Any good genealogist will tell you that you start with what you know or information that you have then see what new information you can find. Usually that information is given to you by family members. Be aware tho', that information isn't always correct. Grandma might not remember all the details or mix up the names. Take it with a grain of salt. You should verify everything by finding documentation that validates what you have been told. Until you have documentation, it's simply hearsay. Consider family information your starting point.
Sometimes a family member has their own motives. They really don't want the whole truth to come out. Maybe they think information about Uncle Joe really should be left alone or it's better to keep those "skeletons in the closet". That was the case with my own father.
I mentioned last time that we were told that grandfather had been in a catholic orphanage. My father knew the name of the orphanage and he even knew the name of the town where his father had been born. When I offered to take him to these places to get the facts, he refused. It wasn't until after he died that I decided to take the trip by myself.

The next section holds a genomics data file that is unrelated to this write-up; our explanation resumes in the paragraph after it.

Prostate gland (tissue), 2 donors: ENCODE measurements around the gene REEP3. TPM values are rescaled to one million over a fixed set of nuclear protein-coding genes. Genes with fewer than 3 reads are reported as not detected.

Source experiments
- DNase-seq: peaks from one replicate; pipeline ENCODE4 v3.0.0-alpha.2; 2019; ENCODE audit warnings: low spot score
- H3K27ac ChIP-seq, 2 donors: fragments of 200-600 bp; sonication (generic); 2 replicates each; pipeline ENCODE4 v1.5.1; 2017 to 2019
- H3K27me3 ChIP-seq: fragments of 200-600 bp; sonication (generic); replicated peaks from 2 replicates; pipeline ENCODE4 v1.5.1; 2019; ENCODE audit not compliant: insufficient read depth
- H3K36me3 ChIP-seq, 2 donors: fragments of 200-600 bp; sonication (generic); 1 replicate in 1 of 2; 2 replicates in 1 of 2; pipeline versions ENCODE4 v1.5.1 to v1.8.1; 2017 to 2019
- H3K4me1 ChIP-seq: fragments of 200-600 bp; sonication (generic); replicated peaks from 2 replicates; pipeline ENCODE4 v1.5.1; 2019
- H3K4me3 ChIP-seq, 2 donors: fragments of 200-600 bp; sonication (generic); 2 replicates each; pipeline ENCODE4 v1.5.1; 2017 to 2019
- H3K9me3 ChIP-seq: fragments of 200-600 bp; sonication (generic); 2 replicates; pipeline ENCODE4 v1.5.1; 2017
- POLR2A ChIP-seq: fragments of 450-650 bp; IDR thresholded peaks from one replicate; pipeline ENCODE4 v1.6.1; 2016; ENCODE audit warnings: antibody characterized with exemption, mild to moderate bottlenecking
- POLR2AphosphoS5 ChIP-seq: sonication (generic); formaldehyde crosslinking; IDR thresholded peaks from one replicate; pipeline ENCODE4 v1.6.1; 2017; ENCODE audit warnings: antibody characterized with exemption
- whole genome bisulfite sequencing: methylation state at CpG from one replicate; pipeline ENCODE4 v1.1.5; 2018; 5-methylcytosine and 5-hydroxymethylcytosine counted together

I realized that my father probably knew more than he was telling and was using the orphanage story as a brick wall. As it turns out the orphanage had no records of my grandfather ever being there. (The Catholic Church keeps excellent records.) You could consider that a dead end but I had two other leads. The first lead, being the name of the town where grandfather was born. Fortunately, that town was in the same county as the orphanage.
I followed up by contacting the priest at the Catholic Church in that town. I set up an appointment. Visiting the church, I was able to relate my father's story and asked where I could find baptismal records. I was lucky to have found a gracious priest who was willing to help me.
He had all the baptismal records in the church's vault and was willing to go through them. We found my grandfather in those records with his parents. I also got the name of a sister and brother that we knew nothing about as well as confirmation that grandfather was no an orphan. His father, my great-grandfather, lived until 1905. Mystery solved.
I got a certified copy of the baptismal records for my documentation. The documentation included a copy of the Indian Rolls for the town. The skeleton in the closet for my father was to admit that he was a child of an Indian. Something he denied all of his life. Yet something that I am proud to be.
Oh yeah, the second lead was that my father told us that my grandfather worked at the
Giant Powder Co. in Richmond. More on that next time...